ACCE strongly recommends the government consults more widely with industry and professional groups such as the Australian Council for Computers in Education (ACCE), Australian Computer Society (ACS), Australian Information Industries Association (AIIA), and Digital Careers, and relevant government departments, to resolve how Digital Technologies can be included as a core subject in a 21st Century Australian Curriculum.

Dr Jason Zagami
President of the Australian Council for Computers in Education (ACCE)
j.zagami@griffith.edu.au 0755528454

The Australian Council for Computers in Education (ACCE) is the national professional education body for the teaching of computing in Australian schools. It comprises representatives from all state and territory associations and the Australian Computer Society (ACS).

Related posts:

  1. Discussing the Australian Curriculum: Technologies draft
  2. Time to retire the Stagecoach
  3. Coding for Kids

Categories: , Planet

National curriculum review: experts respond

Oz/NZ Educators Diigo Group - 14 October, 2014 - 23:29

Comments:

  • "The much awaited review of the National Curriculum has finally been released with the reviewers calling for more of a focus on Western literature, and recognition of Australia’s “Judeo-Christian” heritage." - Roland Gesthuizen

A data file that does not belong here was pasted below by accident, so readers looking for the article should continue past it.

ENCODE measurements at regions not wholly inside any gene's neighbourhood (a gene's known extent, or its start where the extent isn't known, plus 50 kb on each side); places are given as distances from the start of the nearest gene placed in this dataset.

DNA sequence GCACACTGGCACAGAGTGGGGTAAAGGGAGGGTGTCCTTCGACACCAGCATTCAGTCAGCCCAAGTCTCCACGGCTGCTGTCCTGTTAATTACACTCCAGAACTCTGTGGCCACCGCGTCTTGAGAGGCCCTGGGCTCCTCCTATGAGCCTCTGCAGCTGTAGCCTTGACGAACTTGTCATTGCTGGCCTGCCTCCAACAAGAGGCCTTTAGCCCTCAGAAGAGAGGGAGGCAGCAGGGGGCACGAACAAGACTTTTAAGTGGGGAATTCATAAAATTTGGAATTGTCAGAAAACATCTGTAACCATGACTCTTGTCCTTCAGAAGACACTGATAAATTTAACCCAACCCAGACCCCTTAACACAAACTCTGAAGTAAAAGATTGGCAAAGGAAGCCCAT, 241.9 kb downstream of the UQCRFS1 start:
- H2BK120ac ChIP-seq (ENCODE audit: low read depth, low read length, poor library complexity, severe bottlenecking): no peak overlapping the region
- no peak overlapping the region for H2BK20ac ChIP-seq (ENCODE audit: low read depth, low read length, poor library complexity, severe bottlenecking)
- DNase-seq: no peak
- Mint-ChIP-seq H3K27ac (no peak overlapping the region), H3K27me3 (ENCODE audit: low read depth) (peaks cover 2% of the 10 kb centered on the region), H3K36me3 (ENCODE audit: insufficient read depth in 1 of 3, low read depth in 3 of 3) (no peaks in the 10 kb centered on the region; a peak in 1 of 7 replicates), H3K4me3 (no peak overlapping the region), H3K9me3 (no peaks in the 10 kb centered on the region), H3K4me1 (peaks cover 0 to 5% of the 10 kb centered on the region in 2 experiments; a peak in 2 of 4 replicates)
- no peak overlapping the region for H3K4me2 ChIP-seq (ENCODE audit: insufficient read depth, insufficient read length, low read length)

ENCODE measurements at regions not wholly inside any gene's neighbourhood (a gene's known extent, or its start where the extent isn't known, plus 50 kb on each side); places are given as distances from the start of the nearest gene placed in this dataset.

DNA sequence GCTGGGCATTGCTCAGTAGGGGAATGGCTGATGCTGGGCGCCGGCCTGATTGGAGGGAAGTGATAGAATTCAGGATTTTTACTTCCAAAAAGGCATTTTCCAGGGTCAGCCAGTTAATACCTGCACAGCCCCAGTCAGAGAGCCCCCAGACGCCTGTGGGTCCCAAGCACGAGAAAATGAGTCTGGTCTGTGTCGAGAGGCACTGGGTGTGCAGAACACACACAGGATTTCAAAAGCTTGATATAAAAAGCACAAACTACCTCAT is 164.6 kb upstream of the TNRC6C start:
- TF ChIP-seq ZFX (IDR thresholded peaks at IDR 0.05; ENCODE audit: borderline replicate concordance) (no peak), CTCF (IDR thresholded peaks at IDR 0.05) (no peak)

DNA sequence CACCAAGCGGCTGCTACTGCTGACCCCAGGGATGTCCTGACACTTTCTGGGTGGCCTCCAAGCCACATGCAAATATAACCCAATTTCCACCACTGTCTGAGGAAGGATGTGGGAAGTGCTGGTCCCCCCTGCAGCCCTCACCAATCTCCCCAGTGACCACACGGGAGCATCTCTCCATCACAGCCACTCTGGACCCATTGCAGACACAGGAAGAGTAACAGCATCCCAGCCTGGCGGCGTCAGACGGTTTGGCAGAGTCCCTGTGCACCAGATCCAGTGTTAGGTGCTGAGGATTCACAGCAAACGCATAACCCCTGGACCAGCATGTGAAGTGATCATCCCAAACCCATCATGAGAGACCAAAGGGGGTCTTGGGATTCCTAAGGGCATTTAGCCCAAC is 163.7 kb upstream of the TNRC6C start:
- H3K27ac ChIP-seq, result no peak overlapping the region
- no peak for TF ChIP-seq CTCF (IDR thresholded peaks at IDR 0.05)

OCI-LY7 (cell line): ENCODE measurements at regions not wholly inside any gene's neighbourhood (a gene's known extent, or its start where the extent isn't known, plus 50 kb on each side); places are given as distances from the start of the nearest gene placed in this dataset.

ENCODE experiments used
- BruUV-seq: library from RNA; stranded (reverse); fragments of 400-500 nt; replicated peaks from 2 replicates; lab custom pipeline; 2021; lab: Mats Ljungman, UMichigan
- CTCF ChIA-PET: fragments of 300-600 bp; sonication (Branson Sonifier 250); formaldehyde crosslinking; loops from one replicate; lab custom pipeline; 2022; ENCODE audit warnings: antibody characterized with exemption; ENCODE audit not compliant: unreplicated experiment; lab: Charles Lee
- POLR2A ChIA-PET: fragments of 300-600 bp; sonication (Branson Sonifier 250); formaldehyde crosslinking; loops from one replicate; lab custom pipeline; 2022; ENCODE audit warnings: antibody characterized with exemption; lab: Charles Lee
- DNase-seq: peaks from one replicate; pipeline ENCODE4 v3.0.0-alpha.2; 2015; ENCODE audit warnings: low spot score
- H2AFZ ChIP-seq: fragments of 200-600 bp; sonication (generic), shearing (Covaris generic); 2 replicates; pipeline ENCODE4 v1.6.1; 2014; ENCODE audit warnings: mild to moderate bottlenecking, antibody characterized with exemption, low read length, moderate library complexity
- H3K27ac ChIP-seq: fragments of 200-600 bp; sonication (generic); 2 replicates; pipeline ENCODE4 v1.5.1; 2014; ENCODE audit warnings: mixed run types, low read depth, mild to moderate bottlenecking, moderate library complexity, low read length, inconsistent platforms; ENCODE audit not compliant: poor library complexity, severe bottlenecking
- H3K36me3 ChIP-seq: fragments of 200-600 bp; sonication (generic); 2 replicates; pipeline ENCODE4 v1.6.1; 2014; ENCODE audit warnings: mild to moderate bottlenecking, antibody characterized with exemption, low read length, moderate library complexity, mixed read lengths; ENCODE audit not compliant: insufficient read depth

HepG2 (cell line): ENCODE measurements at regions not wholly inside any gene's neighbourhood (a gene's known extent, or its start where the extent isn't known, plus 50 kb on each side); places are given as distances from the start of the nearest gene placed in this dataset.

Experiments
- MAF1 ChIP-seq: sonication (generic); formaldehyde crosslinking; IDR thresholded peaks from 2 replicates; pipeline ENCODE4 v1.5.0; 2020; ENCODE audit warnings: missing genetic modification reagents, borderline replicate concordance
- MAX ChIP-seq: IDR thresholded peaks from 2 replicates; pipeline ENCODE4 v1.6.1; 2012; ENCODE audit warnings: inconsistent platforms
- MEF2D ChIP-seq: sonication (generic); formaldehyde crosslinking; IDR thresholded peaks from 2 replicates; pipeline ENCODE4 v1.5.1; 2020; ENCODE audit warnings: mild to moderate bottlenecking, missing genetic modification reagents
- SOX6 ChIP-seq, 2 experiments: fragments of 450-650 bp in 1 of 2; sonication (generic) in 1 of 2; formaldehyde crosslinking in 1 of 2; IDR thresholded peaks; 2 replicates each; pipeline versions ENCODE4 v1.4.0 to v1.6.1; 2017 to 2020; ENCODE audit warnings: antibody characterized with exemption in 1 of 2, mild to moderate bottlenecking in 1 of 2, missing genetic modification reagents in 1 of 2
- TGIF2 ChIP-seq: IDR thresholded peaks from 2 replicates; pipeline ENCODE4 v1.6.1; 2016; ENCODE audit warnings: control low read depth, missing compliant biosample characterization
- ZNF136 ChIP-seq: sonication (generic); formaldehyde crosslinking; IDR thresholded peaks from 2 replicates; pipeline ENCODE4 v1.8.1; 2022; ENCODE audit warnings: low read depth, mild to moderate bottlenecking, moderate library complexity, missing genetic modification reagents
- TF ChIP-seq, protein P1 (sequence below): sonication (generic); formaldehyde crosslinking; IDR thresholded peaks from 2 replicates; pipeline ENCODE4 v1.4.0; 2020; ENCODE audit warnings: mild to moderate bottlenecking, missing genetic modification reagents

Tags: TheConversation, curriculum, AusVELS, reivew, Auspol

by: Roland Gesthuizen

Categories: International News

Heart’s Cry to Great Teachers: Bring You

Cool Cat Teacher Blog Vicki Davis - 14 October, 2014 - 22:19

Don’t ask your students to be you. You are not creating mini-me’s. That is not your goal.

The average teacher thinks about talking cessation – the superior teacher cares about inspiring the next generation.

Aimless people are Columbus kind of people — when they set sail, they don’t know where they are going. When they get there, they don’t know where they are. When they get back, they have no idea where they’ve been. (heard from a Brian Tracey recording)

Be purposeful. Know where you’re heading. Celebrate the accomplishment when you return. Be epic, purposeful, and clearly know what you’re doing. Happy accidents happen sometimes but let your teaching and planning be purposeful adventures in learning.

Have a crystal clear vision of what you want your classroom to be. Hold it out and compare it to who you are today. Compete with yourself. Level up a little bit every day. Be you but be a better you everyday. Never settle to just be better than the person next door or down the hall – that is beneath you. Be a better you. Your students deserve to see a lead learner improving upon what you learned yesterday.

If you already have your copies made for the next six weeks, take them out back and burn them. We don’t make copies in school – we make originals. When you get too automated, you start making automatons who leave small puddles of spittle on the desk and spitballs in the corner thrown to wake up their friend sleeping in the back. You can do better.